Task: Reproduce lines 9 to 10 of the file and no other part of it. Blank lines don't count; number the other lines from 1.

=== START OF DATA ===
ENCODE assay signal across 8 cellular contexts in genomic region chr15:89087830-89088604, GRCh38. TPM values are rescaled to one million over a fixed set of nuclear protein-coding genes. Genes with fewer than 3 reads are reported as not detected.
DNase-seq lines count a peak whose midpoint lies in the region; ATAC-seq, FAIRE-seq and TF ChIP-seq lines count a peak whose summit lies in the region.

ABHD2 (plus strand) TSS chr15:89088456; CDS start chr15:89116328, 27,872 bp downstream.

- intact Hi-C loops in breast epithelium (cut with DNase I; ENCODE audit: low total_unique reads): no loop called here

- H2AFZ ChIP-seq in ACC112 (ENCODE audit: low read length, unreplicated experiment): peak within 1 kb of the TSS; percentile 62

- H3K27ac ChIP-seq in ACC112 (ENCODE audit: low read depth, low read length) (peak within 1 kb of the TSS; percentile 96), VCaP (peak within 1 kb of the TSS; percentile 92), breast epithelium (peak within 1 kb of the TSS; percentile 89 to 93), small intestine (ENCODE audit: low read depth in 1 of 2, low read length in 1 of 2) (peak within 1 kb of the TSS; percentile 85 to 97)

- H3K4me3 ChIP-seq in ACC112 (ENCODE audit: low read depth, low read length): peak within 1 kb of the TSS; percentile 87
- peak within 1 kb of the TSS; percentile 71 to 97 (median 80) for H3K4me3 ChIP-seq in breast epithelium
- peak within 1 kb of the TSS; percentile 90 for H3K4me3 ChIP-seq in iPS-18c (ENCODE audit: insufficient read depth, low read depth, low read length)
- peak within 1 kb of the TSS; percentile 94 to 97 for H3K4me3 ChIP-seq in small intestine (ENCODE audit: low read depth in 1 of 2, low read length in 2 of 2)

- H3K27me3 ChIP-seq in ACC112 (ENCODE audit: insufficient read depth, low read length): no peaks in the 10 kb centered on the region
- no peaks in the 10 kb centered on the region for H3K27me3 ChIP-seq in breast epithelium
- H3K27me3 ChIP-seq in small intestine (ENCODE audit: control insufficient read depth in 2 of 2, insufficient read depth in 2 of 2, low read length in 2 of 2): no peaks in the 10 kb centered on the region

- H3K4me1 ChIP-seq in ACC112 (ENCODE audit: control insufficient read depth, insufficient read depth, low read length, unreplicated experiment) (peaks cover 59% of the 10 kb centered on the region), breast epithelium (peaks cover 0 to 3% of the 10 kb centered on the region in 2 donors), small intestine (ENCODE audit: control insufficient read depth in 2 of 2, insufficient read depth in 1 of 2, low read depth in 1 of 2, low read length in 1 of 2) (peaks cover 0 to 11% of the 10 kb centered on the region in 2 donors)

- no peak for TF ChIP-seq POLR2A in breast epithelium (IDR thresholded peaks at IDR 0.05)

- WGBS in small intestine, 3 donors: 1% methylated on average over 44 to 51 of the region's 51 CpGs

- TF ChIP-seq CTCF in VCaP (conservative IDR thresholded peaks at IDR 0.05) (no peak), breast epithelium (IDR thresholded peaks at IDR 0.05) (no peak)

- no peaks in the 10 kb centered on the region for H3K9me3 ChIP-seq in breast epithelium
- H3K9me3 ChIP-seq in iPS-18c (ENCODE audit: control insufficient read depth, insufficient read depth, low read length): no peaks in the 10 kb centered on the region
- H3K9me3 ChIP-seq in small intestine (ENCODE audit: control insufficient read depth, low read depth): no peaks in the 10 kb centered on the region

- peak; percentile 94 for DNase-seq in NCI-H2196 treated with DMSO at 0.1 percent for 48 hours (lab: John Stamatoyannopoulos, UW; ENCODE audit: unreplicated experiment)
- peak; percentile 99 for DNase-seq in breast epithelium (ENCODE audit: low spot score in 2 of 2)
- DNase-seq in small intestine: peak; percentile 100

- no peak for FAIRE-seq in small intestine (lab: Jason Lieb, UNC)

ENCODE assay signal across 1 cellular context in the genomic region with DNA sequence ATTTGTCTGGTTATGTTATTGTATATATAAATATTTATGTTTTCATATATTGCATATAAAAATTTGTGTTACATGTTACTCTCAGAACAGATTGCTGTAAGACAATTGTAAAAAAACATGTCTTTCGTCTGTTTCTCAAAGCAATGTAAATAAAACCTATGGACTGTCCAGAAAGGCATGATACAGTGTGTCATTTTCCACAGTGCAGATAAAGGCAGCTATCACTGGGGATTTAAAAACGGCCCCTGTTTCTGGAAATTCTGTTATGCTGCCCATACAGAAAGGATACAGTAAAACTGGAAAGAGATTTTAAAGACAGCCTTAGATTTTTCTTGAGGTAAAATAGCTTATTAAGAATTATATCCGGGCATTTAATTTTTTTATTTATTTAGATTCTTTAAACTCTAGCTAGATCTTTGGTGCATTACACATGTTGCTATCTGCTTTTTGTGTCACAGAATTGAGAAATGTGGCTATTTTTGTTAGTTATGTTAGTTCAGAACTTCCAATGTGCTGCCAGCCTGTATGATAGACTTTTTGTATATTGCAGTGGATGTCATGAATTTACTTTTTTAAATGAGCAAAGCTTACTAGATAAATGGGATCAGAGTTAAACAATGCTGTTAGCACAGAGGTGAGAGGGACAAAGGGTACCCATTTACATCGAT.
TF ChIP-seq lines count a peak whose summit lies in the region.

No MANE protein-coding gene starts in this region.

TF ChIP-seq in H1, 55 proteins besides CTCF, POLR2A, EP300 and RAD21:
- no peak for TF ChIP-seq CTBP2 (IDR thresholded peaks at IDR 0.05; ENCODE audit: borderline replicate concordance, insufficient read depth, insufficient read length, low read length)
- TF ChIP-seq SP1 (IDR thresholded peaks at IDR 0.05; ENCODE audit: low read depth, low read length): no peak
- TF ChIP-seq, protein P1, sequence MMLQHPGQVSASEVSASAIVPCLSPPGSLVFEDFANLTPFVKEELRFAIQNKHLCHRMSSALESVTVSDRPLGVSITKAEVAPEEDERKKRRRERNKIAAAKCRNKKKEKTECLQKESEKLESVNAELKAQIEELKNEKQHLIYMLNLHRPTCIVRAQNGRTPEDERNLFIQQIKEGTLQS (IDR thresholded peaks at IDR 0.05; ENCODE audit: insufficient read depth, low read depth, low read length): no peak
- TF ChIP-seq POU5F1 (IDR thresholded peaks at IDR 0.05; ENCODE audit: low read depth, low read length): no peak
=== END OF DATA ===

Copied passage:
- peak within 1 kb of the TSS; percentile 90 for H3K4me3 ChIP-seq in iPS-18c (ENCODE audit: insufficient read depth, low read depth, low read length)
- peak within 1 kb of the TSS; percentile 94 to 97 for H3K4me3 ChIP-seq in small intestine (ENCODE audit: low read depth in 1 of 2, low read length in 2 of 2)